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Peter Cairns - Laponia, Sweden

September 22nd, 2008 Posted in Northern Europe, Uncategorized

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peter_portraitBefore I start, I must thank both Rolf Steinmann and Florian Leo from Gulo Films who accompanied me during this ambitious mission. Without their hard work, commitment and good company, my time in northern Sweden would have been less fulfilling. Another thank you should go to the skilled helicopter pilots at Lapplandsflyg, without whom, I’d still be there!



Sarek National Park in the heart of the Laponia World Heritage Site is undoubtedly one of the most spectacular places I’ve visited - anywhere. Its pristine forest, wetlands and mountains are for my money, one of the real wild wonders of Europe. Its appeal is of course in its remote location and lack of human influence save for the small-scale herding of reindeer by the local Sami. There are no roads, no accommodation, no phone signal…in fact, no nothing apart from some sort of path that appears then disappears and then appears again. For a photographer - especially one with a film crew in tow - Sarek is hard work!


Our adventure started from the remote village of Kvikkjokk where we were fortunate to have access to a helicopter for aerial shooting. Although the complete removal of the helicopter door was necessary, it was also a little unnerving and not satisfied with just a seat belt, both myself and Flo, the cameraman, tied ourselves with a rope to the inside of the helicopter - it was a long way down I can tell you! Rolf (second cameraman) meanwhile sat in the front from where his head for heights wasn’t quite as he thought and came very close to parting with the contents of his stomach!


On the ground - our natural habitat - Rolf’s health improved and our camp was set up right in the heart of moose country - our principal target. Despite a strenuous move of camp after one night, moose were very difficult to find - much more so than any of us had anticipated. In fact, despite Sarek’s reputation for large approachable bulls, we saw only one during a ten-day stay and that one had no intention of sticking around to be photographed. We met occasional hikers from further up the Rapa valley and no bulls were seen there either. Whether it was a ‘bad’ year or we were just unlucky, I came away with precisely zero moose shots - a huge disappointment.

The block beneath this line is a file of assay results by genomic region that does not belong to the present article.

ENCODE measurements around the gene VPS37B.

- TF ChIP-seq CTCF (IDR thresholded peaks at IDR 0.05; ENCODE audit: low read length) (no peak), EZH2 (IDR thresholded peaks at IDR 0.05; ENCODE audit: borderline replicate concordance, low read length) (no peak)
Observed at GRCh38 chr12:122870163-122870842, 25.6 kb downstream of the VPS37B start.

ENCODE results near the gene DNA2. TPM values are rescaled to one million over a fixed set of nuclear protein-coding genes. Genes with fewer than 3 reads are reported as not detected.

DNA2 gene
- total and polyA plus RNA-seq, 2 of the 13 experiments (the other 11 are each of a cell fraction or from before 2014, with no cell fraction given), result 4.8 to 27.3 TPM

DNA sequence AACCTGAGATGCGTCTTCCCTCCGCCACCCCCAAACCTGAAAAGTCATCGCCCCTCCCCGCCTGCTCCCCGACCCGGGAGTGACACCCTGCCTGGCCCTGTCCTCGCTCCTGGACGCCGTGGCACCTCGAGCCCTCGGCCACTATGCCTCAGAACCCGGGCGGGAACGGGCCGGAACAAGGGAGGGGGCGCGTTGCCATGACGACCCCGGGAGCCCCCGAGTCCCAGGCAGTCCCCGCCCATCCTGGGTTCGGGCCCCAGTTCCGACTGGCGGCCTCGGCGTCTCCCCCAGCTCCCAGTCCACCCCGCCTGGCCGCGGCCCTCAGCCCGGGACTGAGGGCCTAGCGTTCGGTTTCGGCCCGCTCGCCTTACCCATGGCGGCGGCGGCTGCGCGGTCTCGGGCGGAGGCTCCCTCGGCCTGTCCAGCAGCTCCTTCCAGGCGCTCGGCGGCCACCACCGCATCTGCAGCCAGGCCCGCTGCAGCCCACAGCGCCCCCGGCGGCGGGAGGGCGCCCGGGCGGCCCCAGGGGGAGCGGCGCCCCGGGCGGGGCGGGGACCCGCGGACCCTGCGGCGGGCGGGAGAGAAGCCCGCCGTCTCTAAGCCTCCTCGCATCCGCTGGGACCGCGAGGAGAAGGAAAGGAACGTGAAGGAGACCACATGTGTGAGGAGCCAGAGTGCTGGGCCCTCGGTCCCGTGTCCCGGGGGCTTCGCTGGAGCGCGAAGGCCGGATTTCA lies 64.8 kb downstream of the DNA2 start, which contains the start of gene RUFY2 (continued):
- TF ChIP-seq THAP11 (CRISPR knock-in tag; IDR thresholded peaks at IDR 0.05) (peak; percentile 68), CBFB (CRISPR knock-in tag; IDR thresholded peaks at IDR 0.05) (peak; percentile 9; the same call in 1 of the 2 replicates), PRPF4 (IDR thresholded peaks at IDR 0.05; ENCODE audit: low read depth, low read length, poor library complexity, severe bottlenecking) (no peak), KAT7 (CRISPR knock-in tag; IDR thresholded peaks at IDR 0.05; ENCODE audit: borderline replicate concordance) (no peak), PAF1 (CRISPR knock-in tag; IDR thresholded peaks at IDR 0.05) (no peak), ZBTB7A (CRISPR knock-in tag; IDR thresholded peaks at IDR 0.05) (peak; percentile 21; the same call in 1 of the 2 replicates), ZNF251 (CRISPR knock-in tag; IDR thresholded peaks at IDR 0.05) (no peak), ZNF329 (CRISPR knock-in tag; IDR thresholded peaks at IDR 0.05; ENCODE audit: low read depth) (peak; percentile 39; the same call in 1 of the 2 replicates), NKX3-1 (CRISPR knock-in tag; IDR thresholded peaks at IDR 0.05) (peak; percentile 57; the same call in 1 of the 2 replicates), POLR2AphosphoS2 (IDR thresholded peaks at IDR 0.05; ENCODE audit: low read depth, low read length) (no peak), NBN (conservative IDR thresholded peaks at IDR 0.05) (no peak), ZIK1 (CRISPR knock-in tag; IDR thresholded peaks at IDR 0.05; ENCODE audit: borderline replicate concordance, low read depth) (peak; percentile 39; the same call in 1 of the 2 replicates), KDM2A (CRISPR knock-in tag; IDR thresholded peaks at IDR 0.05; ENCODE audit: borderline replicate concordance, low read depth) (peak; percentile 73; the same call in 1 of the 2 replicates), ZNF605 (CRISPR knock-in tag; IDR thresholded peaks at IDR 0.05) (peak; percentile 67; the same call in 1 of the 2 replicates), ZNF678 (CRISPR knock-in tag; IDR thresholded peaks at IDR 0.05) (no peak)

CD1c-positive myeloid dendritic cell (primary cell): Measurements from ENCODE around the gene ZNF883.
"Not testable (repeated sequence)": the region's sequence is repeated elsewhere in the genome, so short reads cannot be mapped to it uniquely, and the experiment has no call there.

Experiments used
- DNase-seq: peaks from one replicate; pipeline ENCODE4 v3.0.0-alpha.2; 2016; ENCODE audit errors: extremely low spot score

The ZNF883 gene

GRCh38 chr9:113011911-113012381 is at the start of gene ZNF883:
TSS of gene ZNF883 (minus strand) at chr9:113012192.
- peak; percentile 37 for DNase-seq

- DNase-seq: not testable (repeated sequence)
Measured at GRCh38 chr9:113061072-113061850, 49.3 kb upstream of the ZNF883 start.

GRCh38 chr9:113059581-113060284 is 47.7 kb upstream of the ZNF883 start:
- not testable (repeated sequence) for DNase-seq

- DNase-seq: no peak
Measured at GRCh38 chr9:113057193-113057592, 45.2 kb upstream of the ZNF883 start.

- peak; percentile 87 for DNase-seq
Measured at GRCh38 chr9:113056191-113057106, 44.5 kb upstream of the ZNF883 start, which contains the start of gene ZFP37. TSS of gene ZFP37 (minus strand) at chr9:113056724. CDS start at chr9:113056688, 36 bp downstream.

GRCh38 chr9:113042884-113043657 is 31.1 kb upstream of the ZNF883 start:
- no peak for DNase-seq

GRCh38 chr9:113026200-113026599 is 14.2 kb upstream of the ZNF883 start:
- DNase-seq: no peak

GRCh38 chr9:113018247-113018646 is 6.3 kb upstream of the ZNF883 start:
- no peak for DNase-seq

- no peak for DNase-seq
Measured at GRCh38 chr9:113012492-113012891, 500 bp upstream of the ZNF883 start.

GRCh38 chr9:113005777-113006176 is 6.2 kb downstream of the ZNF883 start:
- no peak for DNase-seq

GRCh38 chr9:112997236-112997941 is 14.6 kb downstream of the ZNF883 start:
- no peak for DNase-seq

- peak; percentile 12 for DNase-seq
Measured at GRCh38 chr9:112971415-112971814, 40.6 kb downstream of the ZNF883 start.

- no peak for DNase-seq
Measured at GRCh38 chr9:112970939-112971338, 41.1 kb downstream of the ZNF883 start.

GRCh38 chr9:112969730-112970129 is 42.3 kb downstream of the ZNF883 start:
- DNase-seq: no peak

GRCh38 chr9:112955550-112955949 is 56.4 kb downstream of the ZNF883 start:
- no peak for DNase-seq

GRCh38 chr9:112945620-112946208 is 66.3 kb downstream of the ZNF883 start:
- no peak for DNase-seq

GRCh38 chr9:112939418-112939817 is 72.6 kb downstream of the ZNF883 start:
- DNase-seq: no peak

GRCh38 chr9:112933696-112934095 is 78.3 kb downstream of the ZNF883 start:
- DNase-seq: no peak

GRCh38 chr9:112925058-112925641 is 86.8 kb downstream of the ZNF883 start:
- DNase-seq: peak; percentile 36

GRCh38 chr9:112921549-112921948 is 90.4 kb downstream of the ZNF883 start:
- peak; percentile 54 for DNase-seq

On the positive side, Rolf’s makeshift cooking was pretty damn good and the landscape a constant source of inspiration. Between lengthy periods of filming the ‘behind the scenes’ sequences, I managed to grab what I could of Sarek in camera. To be honest, it was one of those places that to the eye, looked fantastic but that never quite translated into images. I do hope that my pictures do at least partial justice to Sarek as it is indeed one hell of a spectacular place - with or without moose.


Our last few days were spent camping on top of Nammajs Mountain a huge rocky outcrop sitting high above the Laitaure Delta - an intricate network of meandering river tributaries and isolated lakes. From this heavenly viewpoint, we could see the full extent of this ‘European Alaska’, it’s wildness enhanced by the presence of lynx, bear and wolverine. It wasn’t until the final dawn however, that conditions came to our favour. To be fair, we were very lucky only having a couple of days of rain but as photographers will know, clear blue skies make effective image-making pretty tricky, however pleasant such conditions might be from a comfort point of view. And so it was that on the final morning, a veil of mist carpeted the forest below us. The three of us were scampering around like kids in a sweetshop trying to ensure we made the best of it. As ever, I wasn’t quite convinced that I did.

Sarek was nothing short of an adventure: a roller coaster of fortunes and emotions and an experience that I’ll never forget. In many ways, trying to convey the majesty of such a place in photographs is fruitless and an insult to Sarek’s ecological complexity. This particular National Park is very remote and a visit there is not for the faint-hearted but other parks and reserves in Laponia are well served with a more developed infrastructure - and relatively little visited. For anyone easily seduced by glowing autumnal forest, snow-dusted mountains and clear, cascading rivers, Laponia has much to offer. So next time, before jumping on a plane to head off across the Atlantic, think again - there are truly wild wonders right on your European doorstep.

Please note that blogs reflect our photographers' opinions and not necessarily those of the directors of Wild Wonders of Europe.

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  1. 3 Responses to “Peter Cairns - Laponia, Sweden”

  2. By Yann Sochaczewski on Oct 15, 2008

    I’m really looking forward to see the footage Rolf and Flo got during this trip!

    Great colorful photographs!

  3. By Mana on May 16, 2009


  4. By belka on Apr 9, 2010

    Thank you for your too short insight and your fine professional pictures!
    I’m a true Sarek trekker and mountain wanderer for about 15 years, have been in Sarek 5 times, every time for about two weeks and being alone. Yes, I met mooses several times but they were very shy. No chance to me for shooting any pictures. But the impressions will stay for ever.
    I had a little hope for seeing unknown details but … ;-)
    Good luck and many adventures on all of your trips doing that fine job!

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